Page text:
29. October 2012 · Comments Off on Thoughts on Sandy, Social Media, and the 70s Seen Through Argo’s Camera Lens · Categories: Uncategorized · Tags: ,

Who else remembers TV sets looking like this? Sans remote control. If you want to change the channel, you had to get up out of your chair. Not all TVs sets could even connect to cable! Just an antenna!

Yes, an eclectic mix of topics, I know.

Greetings from my AF Reserve two-week tour. I’m sitting in my billeting room rather bored right now. The night shift I was scheduled for is canceled, and I had been sleeping mornings so be ready for my night shifts. I now flip back to day shifts; this will be interesting.  I woke up this morning at 11:30am! And now I need to be able to go to bed by about midnight.

Anyway, we’ve all been busy at work keeping tabs on Hurricane-now-Superstorm Sandy. When I’m off duty, I have The Weather Channel on, with Twitter, Facebook and Google+ all screaming newsfeeds at me about the storm.

You don’t have to be subscribed to any social media to keep in touch: Go ahead, check it out!

Last night I went to see a couple movies. First I saw Argo, then, out of boredom, I stuck around to see Cloud Atlas. I loved both movies, and maybe I’ll write more about that later.

In both Argo and Cloud Atlas, there is a lot of scenery from the 70s. Particularly in Argo, which also was a time period that I distinctively remember (November 1979 – February 1980). They do a good job trying to convey the cars, fashion and media of the late 70s, which was neat to see, and it triggered my own memories of the daily count during the Iranian Hostage Crisis.

My parents watched ABC World News Tonight, which came on near dinnertime. Peter Jennings, or whoever was the individual who opened the broadcast (for there were multiple anchors back then), would open the nightly news broadcast with the number of days of captivity. A persistent reminder of the hostage crisis for America, who has a habit of following shiny objects bouncing by.

That was the ONLY time I heard any news about the hostage crisis. I’m sure my parents read the newspaper, but I did not at age 6. There was no internet, no 24/7 news, even talk-radio was few and far between.

They had a scene in Argo where Tony Mendez (played by Ben Affleck) is talking on the phone with his son while watching Planet of the Apes, and he has to stand up and walk a couple steps over to the TV set to change the channel. Who remembers that? I sure do!

All through the movie, you see evidence of a society that is NOT tethered to communication. Not only is there the scene of Mendez changing the channel, but another scene caught my attention. Towards the end of the film, someone from the CIA attempts to call the “fake” movie producers sitting in a “fake” office in Los Angeles to alert them of some critical information. They can’t be reached for quite some time because the folks in the office went to get something to eat.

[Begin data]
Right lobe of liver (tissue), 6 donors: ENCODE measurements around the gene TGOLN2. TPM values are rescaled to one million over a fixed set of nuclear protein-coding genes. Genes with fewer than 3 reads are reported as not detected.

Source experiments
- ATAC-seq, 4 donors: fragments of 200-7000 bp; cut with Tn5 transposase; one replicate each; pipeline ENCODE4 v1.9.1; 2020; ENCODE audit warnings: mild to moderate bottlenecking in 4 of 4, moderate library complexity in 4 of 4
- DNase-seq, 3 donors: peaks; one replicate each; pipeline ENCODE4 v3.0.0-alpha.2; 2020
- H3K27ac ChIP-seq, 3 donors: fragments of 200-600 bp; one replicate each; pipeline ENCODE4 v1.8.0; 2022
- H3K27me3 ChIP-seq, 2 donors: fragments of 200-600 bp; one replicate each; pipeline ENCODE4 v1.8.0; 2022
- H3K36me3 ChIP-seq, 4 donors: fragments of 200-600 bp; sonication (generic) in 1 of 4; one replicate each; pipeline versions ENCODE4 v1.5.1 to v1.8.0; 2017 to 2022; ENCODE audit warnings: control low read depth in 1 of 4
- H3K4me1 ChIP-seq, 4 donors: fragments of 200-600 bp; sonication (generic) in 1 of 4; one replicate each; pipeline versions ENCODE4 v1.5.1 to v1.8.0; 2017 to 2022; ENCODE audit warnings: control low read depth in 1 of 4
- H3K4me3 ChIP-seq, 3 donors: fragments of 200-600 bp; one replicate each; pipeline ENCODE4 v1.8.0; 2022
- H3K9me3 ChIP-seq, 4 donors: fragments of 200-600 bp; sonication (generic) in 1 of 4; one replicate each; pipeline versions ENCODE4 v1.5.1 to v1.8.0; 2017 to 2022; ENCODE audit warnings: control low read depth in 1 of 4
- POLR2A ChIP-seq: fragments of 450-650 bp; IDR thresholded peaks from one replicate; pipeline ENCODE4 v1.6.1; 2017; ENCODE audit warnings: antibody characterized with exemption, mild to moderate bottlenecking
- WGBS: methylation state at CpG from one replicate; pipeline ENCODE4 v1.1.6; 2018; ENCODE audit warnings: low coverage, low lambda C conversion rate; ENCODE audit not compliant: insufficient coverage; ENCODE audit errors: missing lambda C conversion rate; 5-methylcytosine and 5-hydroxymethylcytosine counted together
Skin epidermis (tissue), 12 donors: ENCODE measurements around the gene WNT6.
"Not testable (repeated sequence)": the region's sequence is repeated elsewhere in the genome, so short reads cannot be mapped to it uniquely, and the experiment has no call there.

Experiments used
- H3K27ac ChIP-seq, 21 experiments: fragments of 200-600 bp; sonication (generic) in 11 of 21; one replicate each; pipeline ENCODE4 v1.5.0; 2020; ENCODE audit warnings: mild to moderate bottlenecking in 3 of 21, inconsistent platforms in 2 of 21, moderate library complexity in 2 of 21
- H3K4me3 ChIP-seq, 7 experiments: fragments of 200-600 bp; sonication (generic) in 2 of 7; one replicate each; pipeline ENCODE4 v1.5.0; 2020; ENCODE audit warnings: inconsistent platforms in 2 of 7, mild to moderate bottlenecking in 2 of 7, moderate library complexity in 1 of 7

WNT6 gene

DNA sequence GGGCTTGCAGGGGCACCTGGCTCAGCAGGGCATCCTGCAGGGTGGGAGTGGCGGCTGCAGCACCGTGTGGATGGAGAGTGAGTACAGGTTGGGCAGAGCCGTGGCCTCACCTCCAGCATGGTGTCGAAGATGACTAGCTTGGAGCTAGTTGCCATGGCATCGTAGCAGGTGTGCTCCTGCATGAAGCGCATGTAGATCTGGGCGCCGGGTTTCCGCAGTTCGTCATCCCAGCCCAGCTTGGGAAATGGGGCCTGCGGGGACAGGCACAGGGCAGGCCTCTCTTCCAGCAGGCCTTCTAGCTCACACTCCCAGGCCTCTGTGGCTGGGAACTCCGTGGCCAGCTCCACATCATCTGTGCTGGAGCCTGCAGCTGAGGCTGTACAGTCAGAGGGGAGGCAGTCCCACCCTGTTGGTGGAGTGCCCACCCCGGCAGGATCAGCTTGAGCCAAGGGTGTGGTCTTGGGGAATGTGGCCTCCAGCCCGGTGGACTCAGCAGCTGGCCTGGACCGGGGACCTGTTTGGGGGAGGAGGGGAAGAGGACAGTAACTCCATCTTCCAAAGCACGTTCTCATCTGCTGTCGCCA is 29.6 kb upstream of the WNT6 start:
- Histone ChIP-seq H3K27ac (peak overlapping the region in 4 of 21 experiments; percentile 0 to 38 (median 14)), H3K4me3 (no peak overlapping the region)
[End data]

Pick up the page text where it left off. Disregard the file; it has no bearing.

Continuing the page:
That was the drama – two men weren’t able to answer the phone at the office. There were no cell phones, no Facebook Messenger as alternate means to contact these men.

I thought about that. How we are now fully expected to be easy-to-reach. The Air Force expects it of us by issuing Blackberries to key personnel. Creditors now expect us to use online bill-pay methods (some places charge you a fee for a paper bill!), and hence not require as long a time to make the payment. Travel reservations require a cell phone — either for a plane ticket or a rental car.

How simple times were back then. I’m not even going to go there with the other impacts of everyone having cell phones, Facebook and Twitter — from the radiation concerns to politics driving friendships apart to potential embarrassments when the wrong things is said, or the wrong picture is posted.

Anyway, fast forward now to Hurricane-turned-Superstorm Sandy. You know the lightning speed with which news is traveling now! Check out the number of channels full of 24/7 coverage of the storm, and the Twitter feed, and the emergency managers taking advantage of Facebook and Twitter to get their messages spread quickly.

Not all of the information is true, unfortunately…yet it will still spread wildly. This picture I linked was found out to have been taken in September, but it certainly doesn’t change the intent. No less than a dozen of my Facebook friends had shared that picture.

I guess my point is that too much information might be overwhelming. I certainly am feeling overwhelmed weeding through the multitude of weather data that’s now available at everyones’ fingertips. I found that for this storm, I felt most at-home returning to my roots: the classic 4-panel chart. I felt most comfortable with it when it was on paper, I enjoyed reviewing those charts now.

Who else feels the information overload during these kinds of events?